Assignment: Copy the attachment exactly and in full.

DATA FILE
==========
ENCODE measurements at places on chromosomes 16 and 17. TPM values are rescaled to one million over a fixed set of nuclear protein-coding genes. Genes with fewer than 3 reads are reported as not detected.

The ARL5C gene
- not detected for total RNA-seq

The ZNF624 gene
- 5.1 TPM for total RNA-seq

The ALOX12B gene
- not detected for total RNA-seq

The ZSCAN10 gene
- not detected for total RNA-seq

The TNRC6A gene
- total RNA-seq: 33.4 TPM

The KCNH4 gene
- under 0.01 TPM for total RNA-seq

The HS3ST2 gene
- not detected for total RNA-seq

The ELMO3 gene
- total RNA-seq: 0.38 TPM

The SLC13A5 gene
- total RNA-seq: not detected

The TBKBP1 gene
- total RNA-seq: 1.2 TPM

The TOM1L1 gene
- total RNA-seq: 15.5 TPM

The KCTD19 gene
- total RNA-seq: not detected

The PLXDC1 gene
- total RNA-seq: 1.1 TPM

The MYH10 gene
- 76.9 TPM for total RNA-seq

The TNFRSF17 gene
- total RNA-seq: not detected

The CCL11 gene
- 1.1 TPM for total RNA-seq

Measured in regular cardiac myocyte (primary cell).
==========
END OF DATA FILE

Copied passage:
ENCODE measurements at places on chromosomes 16 and 17. TPM values are rescaled to one million over a fixed set of nuclear protein-coding genes. Genes with fewer than 3 reads are reported as not detected.

The ARL5C gene
- not detected for total RNA-seq

The ZNF624 gene
- 5.1 TPM for total RNA-seq

The ALOX12B gene
- not detected for total RNA-seq

The ZSCAN10 gene
- not detected for total RNA-seq

The TNRC6A gene
- total RNA-seq: 33.4 TPM

The KCNH4 gene
- under 0.01 TPM for total RNA-seq

The HS3ST2 gene
- not detected for total RNA-seq

The ELMO3 gene
- total RNA-seq: 0.38 TPM

The SLC13A5 gene
- total RNA-seq: not detected

The TBKBP1 gene
- total RNA-seq: 1.2 TPM

The TOM1L1 gene
- total RNA-seq: 15.5 TPM

The KCTD19 gene
- total RNA-seq: not detected

The PLXDC1 gene
- total RNA-seq: 1.1 TPM

The MYH10 gene
- 76.9 TPM for total RNA-seq

The TNFRSF17 gene
- total RNA-seq: not detected

The CCL11 gene
- 1.1 TPM for total RNA-seq

Measured in regular cardiac myocyte (primary cell).